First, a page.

On top of that, modern safety equipment such as airbags and intelligently built vehicles give us a false sense of security that even if we yarrr our car into a tree, we’ll survive the crash since the cars are so safe.  Compound that with the myth that drivers larger vehicles are more likely to survive a crash (hint – they’re not) and our roads are covered with excessively, unnecessarily huge vehicles lumbering around, piloted by individuals more concerned with checking their sports scores on their smart phone or applying makeup than not killing the person in front of them in the Miata, who they can’t see since they’re so high up.

We need stricter laws and graduated licensing for young drivers.  Young drivers are dangerous.  Motor vehicle accidents are the leading cause of death for individuals aged 15-20.  The adult brain is not mature until it reaches age 25.  In fact, lack of maturity in the teenage brain is one of the reasons for so many accidents in that age group.  It is essential that younger drivers be taught responsibility in steps, rather than unleashing any 16 year old who masters the hand-eye coordination of parallel parking (in fact many states don’t even test on parallel parking) and can make a left hand turn into oncoming traffic.  There is no requirement to pass a test in a manual transmission, there is no significant expense associated with testing and failing, and the standards for passing are woefully low.  Instead, we should look to the European system which has a thorough and comprehensive path designed to put mature, experienced drivers on the roads.  This has resulted in countries with far higher speed limits having much safer traffic statistics.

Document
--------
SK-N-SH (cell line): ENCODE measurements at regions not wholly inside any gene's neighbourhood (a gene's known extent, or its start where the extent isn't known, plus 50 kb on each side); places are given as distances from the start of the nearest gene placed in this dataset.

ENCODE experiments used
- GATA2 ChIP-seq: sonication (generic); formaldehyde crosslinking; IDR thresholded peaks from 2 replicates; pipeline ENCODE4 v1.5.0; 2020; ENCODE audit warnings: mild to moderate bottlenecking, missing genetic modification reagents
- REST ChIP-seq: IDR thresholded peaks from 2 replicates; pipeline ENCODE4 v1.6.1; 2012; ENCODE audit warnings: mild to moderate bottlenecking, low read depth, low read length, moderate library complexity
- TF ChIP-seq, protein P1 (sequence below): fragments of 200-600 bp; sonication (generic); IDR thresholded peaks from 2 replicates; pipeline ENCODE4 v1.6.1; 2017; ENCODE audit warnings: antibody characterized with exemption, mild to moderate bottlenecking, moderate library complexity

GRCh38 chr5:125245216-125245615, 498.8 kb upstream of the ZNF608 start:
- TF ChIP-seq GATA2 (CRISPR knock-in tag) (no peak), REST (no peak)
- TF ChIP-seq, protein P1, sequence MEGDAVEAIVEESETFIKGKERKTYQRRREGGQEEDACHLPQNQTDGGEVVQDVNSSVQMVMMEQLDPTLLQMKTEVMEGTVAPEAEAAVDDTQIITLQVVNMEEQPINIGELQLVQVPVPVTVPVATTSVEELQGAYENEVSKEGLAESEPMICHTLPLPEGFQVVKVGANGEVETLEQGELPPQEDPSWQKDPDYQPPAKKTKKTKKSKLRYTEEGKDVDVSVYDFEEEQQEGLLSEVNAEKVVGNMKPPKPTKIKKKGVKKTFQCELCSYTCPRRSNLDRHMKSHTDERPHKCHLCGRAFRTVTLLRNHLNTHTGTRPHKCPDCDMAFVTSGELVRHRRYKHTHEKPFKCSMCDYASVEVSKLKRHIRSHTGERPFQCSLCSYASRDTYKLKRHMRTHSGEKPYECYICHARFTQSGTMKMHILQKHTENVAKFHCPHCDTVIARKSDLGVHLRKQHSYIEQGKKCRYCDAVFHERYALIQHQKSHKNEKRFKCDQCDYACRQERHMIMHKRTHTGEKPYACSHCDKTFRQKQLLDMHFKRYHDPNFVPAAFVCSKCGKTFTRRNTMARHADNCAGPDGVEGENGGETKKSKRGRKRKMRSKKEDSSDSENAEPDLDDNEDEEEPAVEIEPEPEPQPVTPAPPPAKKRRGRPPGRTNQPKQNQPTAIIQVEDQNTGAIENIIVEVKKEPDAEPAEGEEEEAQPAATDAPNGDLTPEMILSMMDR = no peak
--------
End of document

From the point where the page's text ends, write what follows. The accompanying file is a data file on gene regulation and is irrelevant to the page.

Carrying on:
We need stricter laws limiting older drivers.  Older adults are not safe.  It is a fact that older drivers are more dangerous.  Although, oddly enough, grandparents may be safer drivers than a child’s own parents.  And our population is only aging – its going to get worse.  The key is in periodic testing.  Generally, once an individual has their license they have a right (not a privilege) to drive for the rest of their lives.  This right becomes ingrained – which is why it becomes so difficult to take the keys from Granny when she’s suffering alzheimers and mows down 4 pre-schoolers in her Crown Vic.  Currently, the only process to taking a driver’s license away from an elderly individual requires filing a report with the DMV, who then sends a letter for re-testing.  The individual either takes the test and passes, takes the test and fails and loses their license, or more often than not, simply never shows up, loses their license as a result, yet continues driving.